Meaning of Life by Don Hertzfeldt- I’ve seen it three times now… it gets better every time. At first it’s hilarious, but underneath the humor is a frightening, bitter reality. The depth of this film continues to impress me as a cynical outlook on humanity is juxtaposed with the beauty and wonder of the universe. On second and third viewing of this film, I find myself more affected by the mood of the piece than the surface level humor. And this is the appeal of much of Hertzfeldt’s work… it may be too early to tell, but in time this may be seen as his masterpiece.

Biggest Disappointment: The Moon and the Son by John Canemaker. My hopes were high for this film- a biographical exploration of Canemakaer's father and their dysfunctional lifestory. I have great respect for Canemaker's films and especially his books on the history of animation. But this film was so self-indulgent and whiney, I was left really disappointed. It has moments of great beauty and his approach to animation techniques is really interesting and well conceived... but the story? I understand that the film must be a catharsis for Canemaker as he explores his anger towards his father. In that exploration, you expect Canemaker to come to some kind of understanding or have any kind of revelation about why his father was so angry. Maybe Canemaker wasn't ready to make this film. In the end, we’re left with all the same problems, questions, and anger as when the film begins. Canemaker learned nothing from his exploration of his problemed childhood. His father died ten years ago and he still hasn’t learned to get over the anger he feels. The film isn’t just self-indulgent, it’s immature. It feels more like an amateur student film than a masterpiece of one of today's great animators.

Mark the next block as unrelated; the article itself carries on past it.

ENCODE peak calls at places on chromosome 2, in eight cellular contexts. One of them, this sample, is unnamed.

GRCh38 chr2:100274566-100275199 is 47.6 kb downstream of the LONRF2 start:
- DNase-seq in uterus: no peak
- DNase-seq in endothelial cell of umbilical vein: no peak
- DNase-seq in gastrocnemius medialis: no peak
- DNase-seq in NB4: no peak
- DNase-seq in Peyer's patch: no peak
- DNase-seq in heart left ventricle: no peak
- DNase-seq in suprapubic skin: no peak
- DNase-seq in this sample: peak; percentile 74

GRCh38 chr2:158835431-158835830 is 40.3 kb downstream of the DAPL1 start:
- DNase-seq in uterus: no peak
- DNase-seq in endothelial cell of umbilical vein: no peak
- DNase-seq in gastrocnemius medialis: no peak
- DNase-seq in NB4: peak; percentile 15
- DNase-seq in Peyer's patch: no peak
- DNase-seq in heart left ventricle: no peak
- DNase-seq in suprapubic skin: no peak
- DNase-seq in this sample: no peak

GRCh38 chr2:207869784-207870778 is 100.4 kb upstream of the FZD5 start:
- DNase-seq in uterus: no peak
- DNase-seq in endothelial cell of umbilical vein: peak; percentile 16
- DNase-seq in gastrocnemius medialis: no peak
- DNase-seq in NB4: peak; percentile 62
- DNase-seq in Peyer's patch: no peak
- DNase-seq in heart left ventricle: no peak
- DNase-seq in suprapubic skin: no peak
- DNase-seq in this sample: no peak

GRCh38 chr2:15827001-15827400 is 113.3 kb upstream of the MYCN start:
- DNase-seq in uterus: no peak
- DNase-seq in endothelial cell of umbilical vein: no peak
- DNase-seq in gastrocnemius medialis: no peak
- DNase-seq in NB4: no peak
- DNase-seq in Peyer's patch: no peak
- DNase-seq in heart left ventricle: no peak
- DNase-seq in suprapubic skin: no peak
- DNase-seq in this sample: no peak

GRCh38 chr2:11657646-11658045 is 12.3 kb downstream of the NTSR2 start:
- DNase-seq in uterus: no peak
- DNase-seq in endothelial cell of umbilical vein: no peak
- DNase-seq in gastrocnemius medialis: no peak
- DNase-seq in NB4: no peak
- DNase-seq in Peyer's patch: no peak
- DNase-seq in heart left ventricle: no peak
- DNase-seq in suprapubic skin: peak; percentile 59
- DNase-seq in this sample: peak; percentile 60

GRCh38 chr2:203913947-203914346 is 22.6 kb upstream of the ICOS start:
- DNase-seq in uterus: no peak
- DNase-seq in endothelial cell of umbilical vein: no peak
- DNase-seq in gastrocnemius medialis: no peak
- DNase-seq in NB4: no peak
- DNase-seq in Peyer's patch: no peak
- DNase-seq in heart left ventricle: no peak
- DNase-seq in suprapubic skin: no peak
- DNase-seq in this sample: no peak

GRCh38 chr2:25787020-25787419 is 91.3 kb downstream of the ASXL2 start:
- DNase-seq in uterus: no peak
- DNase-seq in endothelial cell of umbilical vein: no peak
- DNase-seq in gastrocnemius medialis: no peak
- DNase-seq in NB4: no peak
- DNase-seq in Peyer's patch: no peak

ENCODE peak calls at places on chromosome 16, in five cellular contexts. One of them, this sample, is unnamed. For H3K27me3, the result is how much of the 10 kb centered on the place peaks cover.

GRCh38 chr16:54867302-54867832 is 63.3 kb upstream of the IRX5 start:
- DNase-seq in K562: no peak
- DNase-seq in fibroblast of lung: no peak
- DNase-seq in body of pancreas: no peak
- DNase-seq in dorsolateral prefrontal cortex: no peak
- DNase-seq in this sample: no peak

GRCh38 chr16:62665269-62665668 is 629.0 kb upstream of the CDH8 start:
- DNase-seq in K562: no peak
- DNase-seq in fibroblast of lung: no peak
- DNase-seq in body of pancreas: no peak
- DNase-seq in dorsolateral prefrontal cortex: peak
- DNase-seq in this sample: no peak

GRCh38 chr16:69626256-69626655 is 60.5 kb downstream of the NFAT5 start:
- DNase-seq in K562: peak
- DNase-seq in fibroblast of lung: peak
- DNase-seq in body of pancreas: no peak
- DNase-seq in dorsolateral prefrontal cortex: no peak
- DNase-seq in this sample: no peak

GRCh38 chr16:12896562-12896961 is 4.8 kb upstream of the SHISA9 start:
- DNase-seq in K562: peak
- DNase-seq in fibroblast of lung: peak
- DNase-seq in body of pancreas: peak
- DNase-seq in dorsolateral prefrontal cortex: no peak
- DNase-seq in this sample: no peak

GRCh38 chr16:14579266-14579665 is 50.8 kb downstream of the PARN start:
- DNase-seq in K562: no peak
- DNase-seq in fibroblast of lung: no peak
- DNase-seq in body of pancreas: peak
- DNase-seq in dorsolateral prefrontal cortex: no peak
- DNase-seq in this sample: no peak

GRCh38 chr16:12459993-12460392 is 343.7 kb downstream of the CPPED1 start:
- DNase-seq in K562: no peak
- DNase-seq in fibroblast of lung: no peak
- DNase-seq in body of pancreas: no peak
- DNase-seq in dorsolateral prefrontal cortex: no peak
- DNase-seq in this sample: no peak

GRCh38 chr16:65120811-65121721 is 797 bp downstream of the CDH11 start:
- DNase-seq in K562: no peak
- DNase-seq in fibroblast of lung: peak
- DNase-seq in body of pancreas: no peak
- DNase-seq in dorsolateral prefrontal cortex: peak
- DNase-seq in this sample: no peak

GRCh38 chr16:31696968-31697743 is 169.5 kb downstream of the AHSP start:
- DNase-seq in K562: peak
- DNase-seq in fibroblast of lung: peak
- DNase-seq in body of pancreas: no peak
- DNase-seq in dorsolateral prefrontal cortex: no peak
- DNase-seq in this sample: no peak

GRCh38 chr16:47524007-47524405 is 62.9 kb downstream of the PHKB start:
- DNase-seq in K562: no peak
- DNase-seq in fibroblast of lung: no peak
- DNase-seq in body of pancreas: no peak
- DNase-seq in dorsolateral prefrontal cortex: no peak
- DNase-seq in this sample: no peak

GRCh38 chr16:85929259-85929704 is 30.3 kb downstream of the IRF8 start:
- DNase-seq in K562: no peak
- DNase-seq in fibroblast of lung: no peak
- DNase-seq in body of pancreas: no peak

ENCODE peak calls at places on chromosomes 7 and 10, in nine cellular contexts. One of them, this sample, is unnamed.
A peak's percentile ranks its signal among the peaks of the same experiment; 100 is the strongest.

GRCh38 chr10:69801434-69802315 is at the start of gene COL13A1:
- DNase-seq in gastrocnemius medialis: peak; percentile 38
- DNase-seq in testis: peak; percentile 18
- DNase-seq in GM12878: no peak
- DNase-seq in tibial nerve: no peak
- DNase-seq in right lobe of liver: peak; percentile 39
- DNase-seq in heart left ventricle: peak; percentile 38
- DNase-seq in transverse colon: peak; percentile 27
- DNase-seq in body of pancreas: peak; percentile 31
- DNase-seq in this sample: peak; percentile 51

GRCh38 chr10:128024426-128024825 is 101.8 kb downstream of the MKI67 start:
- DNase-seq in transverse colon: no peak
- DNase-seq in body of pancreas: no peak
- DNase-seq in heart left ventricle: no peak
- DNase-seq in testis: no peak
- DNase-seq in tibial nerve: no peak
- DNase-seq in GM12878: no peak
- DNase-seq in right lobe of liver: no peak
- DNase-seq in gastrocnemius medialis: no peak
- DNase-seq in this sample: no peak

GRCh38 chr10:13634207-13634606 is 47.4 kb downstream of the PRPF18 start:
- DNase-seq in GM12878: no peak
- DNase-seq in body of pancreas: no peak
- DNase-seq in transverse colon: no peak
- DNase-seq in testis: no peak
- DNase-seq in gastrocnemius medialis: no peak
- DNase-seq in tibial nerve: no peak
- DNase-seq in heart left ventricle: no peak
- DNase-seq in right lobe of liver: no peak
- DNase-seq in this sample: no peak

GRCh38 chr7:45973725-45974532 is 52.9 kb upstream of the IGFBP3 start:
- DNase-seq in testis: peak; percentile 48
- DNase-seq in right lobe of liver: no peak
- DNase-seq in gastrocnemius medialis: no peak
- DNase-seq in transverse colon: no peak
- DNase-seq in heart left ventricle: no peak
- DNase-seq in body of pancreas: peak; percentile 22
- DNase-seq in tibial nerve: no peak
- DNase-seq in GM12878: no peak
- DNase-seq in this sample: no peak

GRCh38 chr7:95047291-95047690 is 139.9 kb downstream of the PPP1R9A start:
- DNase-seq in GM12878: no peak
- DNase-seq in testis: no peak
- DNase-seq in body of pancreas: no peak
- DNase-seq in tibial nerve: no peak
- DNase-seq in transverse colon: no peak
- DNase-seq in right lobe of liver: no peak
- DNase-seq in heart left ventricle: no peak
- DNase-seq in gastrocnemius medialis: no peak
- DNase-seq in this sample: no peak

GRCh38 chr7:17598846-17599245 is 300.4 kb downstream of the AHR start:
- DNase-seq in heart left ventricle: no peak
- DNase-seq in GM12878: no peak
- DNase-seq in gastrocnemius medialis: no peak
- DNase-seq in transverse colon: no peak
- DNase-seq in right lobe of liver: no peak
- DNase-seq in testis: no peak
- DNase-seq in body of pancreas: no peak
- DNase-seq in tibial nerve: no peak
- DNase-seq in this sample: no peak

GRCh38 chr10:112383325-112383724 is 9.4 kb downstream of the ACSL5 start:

And on that note, I’d like to turn to my absolute favorite of the festival. Which actually is an immature, amateur student film. But it’s just so perfect and wonderful… It’s not the best made film, and it really doesn’t have that much animation in it. But it really struck a chord in me. Bow-Tie Duty for Squareheads by Stephen-Flint Muller reminded me of the kinds of films my friends and i made when we were bored on a Sunday afternoon and decided to wander around town with a video camera… but we weren’t nearly as ingenious as these kids. These kids inventively poke fun at billboards, signs, buildings, streelights, and whatever else they see around town. I don’t really know how to describe it, but it’s one of the most genuinely charming, hilarious and heart-warming films I can ever remember. I could watch it over and over again and always find something new to love about it. If I could only choose one of the many amazing films I saw last week, and make everyone in the world watch it, it would be this one.

There were many other enjoyable films I'd recommend to everyone, including: The Back Brace, Milch, Workin’ Progress, The Mysterious Geographic Explorations of Jasper Morello, City Paradise, Novocento Pianiste, Surly Squirrel, Dying of Love, and At The Quinte Hotel.